Pollywog Sail Rig Progress

Design by Ken Simpson - Fountain Hills, Arizona - USA

Hi Chuck,

As I have been hard at work making the Pollywog into a day sailer, I thought perhaps your readers would like to see what progress has been made. The sail type chosen for the boat is a Cat Rig style. Easy to make and easy to manage. Once that decision was made the rest just kind of fell into place. The mast proved to be a challenge, as I wanted it to be a take-apart design, to nest in the aft section of the boat for transporting. I settled on a composite mast made of 1x2x8’ lumber, assembled to form a hollow into which the halyard would pass. The following photos should provide sufficient visual detail of the design and build. A prospective builder could opt for a one piece mast design, making the build that much easier.

3 MAST SECTIONS, each 4 feet long. Mast base, center and head sections.
The mast sections fit together using an interlocking feature and a 12 inch center pipe for rigidity.
Once assembled, the mast becomes a straight, rigid structure.
The mast head with the halyard emerging over the pulley. The boom line is also shown.

Remember that my woodworking skills are limited, and the finished product by an attentive builder should look much better. The delay in construction now is the sail material. I have ordered the white polytarp from the source you suggested, but they have shipped it ground from South Carolina, and it will take a week to get here in Arizona. Uggh!

All the rigging stored in the aft hull section for transport
Stepped mast, daggerboard in place, stainless stays tightened.
Non-pivoting caster wheels to assist in ground transport.

Once received, I expact a week of work to fit it to the boat, and then it’s off to the lake for testing. With approximately only 36 square feet of sail, I do not expect too many surprises, which is in keeping with the safety aspect of the original Pollywog design. Many years ago I experienced a knockdown in a larger sailboat I owned, and the memory remains with me to this day.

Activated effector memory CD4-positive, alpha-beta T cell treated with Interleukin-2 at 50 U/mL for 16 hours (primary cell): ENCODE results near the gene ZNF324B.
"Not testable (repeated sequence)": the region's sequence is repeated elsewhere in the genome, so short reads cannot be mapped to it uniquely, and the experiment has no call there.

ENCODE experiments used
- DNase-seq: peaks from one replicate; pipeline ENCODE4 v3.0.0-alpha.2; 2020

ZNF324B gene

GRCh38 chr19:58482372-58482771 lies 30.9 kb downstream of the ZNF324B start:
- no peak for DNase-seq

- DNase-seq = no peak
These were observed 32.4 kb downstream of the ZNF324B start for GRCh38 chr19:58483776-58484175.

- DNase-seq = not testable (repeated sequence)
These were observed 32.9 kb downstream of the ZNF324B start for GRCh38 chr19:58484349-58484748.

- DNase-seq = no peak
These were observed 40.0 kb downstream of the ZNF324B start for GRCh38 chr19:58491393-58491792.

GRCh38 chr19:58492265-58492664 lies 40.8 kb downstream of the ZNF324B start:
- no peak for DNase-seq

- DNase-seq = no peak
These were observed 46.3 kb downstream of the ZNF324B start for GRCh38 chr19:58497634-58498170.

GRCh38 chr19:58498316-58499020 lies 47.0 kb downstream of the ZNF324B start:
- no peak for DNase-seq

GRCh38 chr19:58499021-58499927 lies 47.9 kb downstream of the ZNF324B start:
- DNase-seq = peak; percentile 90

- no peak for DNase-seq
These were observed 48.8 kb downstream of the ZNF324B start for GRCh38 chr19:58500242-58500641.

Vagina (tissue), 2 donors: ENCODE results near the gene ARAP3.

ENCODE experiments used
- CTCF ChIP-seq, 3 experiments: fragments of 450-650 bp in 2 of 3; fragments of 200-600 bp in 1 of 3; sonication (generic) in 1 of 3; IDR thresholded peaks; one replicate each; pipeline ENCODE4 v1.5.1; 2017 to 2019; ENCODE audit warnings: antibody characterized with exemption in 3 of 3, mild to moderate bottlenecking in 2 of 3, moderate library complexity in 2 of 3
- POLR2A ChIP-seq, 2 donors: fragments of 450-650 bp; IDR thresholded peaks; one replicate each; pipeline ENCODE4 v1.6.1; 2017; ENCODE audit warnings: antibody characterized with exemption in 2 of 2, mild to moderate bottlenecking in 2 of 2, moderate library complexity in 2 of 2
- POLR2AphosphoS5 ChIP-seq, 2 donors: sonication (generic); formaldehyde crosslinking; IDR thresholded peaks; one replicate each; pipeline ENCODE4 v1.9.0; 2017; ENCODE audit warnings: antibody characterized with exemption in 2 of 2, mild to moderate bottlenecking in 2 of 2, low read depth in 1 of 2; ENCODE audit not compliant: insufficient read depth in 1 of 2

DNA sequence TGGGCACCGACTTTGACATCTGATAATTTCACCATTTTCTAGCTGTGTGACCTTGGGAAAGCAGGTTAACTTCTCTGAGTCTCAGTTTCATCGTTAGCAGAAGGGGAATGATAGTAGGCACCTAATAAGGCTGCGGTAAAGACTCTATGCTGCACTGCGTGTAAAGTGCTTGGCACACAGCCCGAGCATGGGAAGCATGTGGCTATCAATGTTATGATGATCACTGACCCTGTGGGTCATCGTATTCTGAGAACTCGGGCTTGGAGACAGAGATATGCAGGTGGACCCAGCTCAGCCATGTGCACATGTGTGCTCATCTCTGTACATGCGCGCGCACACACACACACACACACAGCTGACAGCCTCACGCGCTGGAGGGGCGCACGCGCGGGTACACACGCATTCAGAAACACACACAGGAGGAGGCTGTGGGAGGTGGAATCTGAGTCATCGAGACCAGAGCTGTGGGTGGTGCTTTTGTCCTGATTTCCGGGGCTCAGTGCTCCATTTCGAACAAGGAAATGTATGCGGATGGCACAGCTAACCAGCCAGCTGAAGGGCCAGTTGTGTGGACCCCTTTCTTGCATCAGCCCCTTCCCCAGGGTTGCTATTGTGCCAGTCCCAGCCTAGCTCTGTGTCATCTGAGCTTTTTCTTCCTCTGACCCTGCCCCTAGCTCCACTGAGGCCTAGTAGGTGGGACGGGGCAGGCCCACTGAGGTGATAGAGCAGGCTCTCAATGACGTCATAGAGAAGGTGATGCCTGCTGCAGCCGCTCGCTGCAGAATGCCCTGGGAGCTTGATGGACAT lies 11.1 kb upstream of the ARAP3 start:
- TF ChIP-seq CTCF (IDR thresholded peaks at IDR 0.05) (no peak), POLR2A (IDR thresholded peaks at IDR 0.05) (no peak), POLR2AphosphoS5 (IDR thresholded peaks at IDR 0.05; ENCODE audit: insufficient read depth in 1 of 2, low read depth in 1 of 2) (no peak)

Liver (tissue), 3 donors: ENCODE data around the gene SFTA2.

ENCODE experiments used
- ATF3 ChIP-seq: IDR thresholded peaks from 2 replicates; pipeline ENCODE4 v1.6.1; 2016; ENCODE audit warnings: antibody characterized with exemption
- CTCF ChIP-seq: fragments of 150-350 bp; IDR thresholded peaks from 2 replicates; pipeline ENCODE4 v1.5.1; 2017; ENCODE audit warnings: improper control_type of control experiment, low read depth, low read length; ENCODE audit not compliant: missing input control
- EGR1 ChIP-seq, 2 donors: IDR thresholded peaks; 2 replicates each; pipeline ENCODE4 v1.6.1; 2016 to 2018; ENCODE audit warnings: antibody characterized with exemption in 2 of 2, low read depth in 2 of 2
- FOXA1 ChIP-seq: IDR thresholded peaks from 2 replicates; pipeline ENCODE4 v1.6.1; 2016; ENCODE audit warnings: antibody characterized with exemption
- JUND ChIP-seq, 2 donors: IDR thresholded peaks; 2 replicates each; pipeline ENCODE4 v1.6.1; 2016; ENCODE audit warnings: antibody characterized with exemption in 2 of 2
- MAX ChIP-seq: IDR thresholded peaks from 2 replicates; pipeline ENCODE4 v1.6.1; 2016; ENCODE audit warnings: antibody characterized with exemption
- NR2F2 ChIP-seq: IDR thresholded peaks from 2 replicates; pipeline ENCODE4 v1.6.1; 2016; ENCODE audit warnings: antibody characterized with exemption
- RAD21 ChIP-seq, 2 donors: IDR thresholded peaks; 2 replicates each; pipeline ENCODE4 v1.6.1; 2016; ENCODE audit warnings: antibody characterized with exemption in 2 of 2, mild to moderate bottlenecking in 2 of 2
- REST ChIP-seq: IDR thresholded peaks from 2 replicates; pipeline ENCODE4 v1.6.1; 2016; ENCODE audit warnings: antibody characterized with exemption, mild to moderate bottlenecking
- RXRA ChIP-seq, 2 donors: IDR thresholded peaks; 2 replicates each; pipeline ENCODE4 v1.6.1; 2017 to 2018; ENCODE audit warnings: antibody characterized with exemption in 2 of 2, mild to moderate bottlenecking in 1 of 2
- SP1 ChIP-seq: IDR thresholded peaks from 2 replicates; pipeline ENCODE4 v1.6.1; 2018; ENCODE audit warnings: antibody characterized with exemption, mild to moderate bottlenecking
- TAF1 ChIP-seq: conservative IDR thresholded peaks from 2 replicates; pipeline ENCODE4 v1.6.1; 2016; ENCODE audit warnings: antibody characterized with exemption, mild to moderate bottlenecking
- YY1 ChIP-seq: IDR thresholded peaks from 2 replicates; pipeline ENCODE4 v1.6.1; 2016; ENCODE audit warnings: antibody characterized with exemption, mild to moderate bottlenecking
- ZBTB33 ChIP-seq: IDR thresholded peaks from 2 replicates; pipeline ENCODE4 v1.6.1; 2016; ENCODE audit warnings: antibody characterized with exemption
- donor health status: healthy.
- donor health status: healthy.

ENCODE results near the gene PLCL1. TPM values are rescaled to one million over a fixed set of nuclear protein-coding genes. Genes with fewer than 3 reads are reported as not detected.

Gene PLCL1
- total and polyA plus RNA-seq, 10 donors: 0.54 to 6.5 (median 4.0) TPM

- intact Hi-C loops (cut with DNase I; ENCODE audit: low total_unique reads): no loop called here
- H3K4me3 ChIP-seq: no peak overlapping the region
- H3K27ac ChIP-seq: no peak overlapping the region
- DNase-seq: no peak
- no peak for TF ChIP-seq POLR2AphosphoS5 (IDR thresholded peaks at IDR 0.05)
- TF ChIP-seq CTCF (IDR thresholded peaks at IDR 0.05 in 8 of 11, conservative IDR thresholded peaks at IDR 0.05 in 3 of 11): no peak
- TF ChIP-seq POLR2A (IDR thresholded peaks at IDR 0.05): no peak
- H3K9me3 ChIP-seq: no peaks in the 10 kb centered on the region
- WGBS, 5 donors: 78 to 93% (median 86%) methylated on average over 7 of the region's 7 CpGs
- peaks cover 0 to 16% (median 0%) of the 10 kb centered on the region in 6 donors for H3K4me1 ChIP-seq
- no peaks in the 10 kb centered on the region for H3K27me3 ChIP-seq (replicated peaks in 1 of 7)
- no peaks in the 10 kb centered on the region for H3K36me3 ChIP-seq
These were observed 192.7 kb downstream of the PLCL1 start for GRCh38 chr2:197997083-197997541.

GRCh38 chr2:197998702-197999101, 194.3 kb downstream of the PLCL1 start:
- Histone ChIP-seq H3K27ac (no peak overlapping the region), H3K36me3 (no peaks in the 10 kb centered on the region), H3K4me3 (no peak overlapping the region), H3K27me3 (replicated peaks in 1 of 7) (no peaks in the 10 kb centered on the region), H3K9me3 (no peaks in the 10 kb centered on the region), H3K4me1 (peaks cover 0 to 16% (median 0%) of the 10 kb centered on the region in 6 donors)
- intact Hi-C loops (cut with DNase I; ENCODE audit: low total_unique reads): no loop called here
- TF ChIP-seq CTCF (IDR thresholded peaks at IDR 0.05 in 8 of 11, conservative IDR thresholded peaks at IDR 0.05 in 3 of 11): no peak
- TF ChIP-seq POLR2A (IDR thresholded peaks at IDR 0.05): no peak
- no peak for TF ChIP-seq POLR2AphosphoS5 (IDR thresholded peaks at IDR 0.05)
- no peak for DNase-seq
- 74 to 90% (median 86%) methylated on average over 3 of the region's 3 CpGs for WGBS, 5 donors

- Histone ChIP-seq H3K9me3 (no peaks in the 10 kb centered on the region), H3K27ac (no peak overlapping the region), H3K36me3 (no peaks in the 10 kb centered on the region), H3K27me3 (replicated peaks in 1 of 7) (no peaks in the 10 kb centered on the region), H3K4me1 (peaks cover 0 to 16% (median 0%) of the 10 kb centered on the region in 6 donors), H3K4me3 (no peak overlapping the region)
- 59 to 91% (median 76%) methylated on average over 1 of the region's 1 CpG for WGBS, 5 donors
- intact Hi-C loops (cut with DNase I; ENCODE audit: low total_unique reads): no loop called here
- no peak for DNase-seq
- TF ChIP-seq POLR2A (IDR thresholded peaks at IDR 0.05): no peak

Bottom of forward hull showing daggerboard slot (offset to clear mast) and the three skids. The handle is to assist in transport to the water or back to vehicle. The two little skid extensions are really hull interlocks, preventing the two sections from twisting away from each other.

Once the water tests are complete I will issue the plans to you. Currently there are 28 pages of text, photos and a bill of materials, just for the sail version. The hull plans are an additional 36 pages, as you already know. My best estimate of cost for the sail rig is under $200 at this time, but this includes some fittings that could be replaced with marine hardware, if the boat is to be used in salt water or rough environments. All this is explained within the text of the plans.

Aft section with tiller, sheet and paddle storage.
Pollywog final assembly, daggerboard up, rudder raised. Waiting for a sail and water!

As always, many thanks for your continued support of the small boat building community.

Best regards, Ken Simpson


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